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Everything posted by mike_s

  1. I think I posted this in another thread, but in the film “North to Alaska” (John Wayne, Stewart Granger, Capucine, Fabian), Fabian ( yes, the 50’s heart throb) plays what appears to be a 20 button Anglo in a few scenes. Not sure if he was actually the “player”, but.........
  2. Others may have different takes on this, but my experience is to advertise on whatever web site relates to the instrument in question. For example this site if I’m selling a concertina, Mandolin Cafe if I’m selling a Mandolin, etc. I always specify and require the use of PayPal and never ship until I’ve received the payment. I have sold many instruments in this manner and never had an issue. Of course YMMV. Good luck with it!
  3. I agree with Jim. I have an Edgley as my main player (I’m into concertina about 18 months). I also have an old refurbished 26 button Jones. The Jones has a wonderful tone but is a bit more difficult to play. It seems I am constantly opening it up and tinkering with something while the Edgley, aside from a sometimes sticky valve seems bulletproof. I can definitely play the Edgley faster and it seems more consistent and responsive. On on another note at Noel Hill’s school this year one of the people in our group had a Rochelle. It was a beast and seemed to me that it really impeded her progress. Just my opinion, YMMV.
  4. I know you mentioned not wanting to spend more than $1K. I will offer up a different opinion than those above. I started on a Rochelle. It is touted as the best beginner Anglo by many and it may well be. But, I found it to be a miserable instrument-stiff bellows, stiff reeds big and unwieldy. My recommendation would be to try to find a used Clover, Morse, or Edgley. If you don’t over pay and decide concertina isn’t for you, you should be able to sell it for what you paid for it. Or just go for a New Minstrel. I certainly don’t know your circumstances, but you will make faster progress on those and hence more enjoyment. Just my $.02, but then again, what do I know...... Good luck, regardless!
  5. Just noted in the WWII Bogart movie “Passage to Marseille”, a deck hand playing what looks like an Anglo makes about a ten second appearance.....
  6. My experience is that he’ll get back to you within approximately 24 hours or so.
  7. Funny, I also have an Edgley. When I got it (used) I thought it was a Wheatstone as that’s what I’d had before. Then fast forward several months and I found the pull C#. I thought it was kind of odd. I had a lesson some time later and asked about it. My instructor said it was a Jefferies......... Duh! I’m so stupid sometimes. I kind of prefer the Jefferies layout. My 26 button Jones only has the one C#, which kind of cramps my style a little.
  8. Hi Richard, I agree that your for sale ad has sort of become a used vs new price debate. Definitely detracting from the matter at hand. It would have been more courteous to start a new thread for said debate. OTOH, hijacking a “normal” thread and veering off on a tangent may be OK if the hi jacker admits their wrong doing and all. Just my $.02.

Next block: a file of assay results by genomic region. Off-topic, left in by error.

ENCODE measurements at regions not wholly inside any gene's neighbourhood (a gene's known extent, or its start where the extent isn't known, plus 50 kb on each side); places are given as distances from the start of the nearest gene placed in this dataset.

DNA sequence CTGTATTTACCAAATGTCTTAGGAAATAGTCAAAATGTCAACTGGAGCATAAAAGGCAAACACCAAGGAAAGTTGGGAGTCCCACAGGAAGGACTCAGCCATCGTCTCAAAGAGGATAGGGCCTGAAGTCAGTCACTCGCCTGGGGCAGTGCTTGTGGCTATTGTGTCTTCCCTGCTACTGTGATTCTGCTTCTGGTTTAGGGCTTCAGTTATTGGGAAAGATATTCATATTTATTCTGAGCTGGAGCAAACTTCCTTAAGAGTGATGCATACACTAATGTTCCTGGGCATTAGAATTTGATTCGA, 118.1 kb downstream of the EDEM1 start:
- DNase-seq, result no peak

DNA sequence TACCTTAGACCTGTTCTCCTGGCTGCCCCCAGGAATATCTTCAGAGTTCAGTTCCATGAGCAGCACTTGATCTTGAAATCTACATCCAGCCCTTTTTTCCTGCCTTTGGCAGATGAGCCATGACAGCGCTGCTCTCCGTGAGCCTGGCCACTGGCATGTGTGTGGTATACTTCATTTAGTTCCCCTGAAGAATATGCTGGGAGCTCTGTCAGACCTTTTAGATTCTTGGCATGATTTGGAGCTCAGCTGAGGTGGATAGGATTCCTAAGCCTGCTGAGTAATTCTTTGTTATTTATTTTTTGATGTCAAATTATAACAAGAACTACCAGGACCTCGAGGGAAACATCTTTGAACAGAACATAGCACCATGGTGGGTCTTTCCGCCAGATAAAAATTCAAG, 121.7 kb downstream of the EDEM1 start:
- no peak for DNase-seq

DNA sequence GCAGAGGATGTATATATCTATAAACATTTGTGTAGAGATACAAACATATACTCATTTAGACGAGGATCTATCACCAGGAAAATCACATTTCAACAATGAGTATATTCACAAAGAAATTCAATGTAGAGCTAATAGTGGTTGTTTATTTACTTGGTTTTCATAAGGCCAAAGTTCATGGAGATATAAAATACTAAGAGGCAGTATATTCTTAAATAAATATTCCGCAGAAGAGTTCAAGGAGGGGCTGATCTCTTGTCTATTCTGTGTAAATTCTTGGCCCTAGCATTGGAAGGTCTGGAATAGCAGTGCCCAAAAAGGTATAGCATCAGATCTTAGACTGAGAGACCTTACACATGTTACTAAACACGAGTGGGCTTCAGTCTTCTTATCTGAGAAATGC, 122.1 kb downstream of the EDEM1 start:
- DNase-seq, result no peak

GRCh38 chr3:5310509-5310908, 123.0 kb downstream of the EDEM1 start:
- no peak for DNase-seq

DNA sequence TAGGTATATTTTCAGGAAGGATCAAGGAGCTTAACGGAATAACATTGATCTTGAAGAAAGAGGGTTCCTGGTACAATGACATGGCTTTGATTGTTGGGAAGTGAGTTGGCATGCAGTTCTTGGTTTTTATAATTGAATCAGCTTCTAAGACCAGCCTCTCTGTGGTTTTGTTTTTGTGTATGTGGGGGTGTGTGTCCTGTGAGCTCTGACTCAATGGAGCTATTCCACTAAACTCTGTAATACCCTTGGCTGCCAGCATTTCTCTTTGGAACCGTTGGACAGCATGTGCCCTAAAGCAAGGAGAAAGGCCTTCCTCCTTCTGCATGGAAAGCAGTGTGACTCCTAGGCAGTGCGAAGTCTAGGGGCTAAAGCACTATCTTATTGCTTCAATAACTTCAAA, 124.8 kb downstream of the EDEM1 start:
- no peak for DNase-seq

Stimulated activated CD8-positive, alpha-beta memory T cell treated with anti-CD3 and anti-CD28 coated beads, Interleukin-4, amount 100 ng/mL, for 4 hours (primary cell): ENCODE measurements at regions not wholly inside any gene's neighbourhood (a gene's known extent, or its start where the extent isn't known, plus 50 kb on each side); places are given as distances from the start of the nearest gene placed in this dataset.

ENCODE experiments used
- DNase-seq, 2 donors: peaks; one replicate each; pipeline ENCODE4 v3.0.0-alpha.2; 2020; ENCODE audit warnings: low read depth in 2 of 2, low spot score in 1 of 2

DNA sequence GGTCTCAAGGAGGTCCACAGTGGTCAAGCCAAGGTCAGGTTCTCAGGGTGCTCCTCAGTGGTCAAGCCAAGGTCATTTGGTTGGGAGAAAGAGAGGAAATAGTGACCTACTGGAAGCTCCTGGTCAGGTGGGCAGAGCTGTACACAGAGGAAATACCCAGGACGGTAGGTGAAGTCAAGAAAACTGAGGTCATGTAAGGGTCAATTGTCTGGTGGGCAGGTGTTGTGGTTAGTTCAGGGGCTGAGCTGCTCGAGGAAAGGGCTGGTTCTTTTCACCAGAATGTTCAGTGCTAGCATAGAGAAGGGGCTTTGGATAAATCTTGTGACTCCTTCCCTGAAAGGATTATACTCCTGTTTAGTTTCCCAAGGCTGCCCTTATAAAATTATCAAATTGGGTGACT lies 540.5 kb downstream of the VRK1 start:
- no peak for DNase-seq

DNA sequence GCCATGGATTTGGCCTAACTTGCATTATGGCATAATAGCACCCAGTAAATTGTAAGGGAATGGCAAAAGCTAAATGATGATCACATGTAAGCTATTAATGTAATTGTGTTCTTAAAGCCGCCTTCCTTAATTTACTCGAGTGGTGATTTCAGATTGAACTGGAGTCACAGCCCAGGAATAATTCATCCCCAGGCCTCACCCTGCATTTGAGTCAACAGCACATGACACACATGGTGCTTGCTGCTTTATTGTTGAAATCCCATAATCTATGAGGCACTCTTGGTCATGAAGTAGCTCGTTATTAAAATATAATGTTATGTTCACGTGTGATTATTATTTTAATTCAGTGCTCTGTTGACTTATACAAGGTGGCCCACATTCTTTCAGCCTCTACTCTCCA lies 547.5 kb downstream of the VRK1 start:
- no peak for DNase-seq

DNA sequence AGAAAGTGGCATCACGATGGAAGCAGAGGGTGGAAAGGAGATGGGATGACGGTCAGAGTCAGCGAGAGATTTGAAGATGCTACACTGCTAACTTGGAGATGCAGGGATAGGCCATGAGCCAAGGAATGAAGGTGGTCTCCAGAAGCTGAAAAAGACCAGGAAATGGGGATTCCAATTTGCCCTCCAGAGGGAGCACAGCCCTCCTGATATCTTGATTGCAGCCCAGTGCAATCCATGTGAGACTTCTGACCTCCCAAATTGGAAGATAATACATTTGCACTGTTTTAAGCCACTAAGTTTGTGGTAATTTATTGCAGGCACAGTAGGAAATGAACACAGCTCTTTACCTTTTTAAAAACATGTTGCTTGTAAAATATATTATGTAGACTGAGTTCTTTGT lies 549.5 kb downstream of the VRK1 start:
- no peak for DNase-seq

9. Question.......so if you go to a “close to ocean locale” for say a week will that cause a problem? thanks
  10. This may have (probably has) been covered before, but I and possibly others may be interested in a re-hash. My concertina has wood listed in Appendix II of the CITES and I would like to travel internationally with it occasionally. I see where a permit can be obtained from US Fish and Wildlife. Also that contact with the country CITES rep where you plan to visit is advised. All well and good. I am curious as to experiences others have had with regards to traveling with CITES restricted instruments. Thanks, Mike
  11. Hi Frank, My story is a bit odd. I rented a Rochelle for a couple of months and then bought a vintage refurbished Lachenal. A few months later I got discouraged sold the Lachenal and quit. Fast forward 18 months. I bought a used Rochelle to tide me over until I could find something easier to play. Thanks to my sometime teacher (Bruce McCaskey) I found a used Edgley. I’m now about 10 months in and enjoying it a lot. Like you I’m retired so have plenty of time to goof around on various music instruments (I pretty much suck on all of them). One thing I did which was invaluable was to attend the Noel Hill Irish Concertina School. Learned a ton of good stuff. He does three in the US-Eastern, Mid West, and West Coast-highly recommended. Whatever you decide, have a great time with it. Playing music is a great avocation, especially for us old f@#ts! Mike
  12. I’m a rank beginner as well. I’m going to recommend a different approach. You can rent a Rochelle (or a Jack/Jackie) from The Button Box. That will give you some perspective. Personally I found the Rochelle to be a miserable starting point and only rented for a couple of months and then got a much easier to play Anglo. As with all instrument acquisitions buy the best you can afford, but only when you’re sure what it is you want to do........ that’s just this hack’s $.02.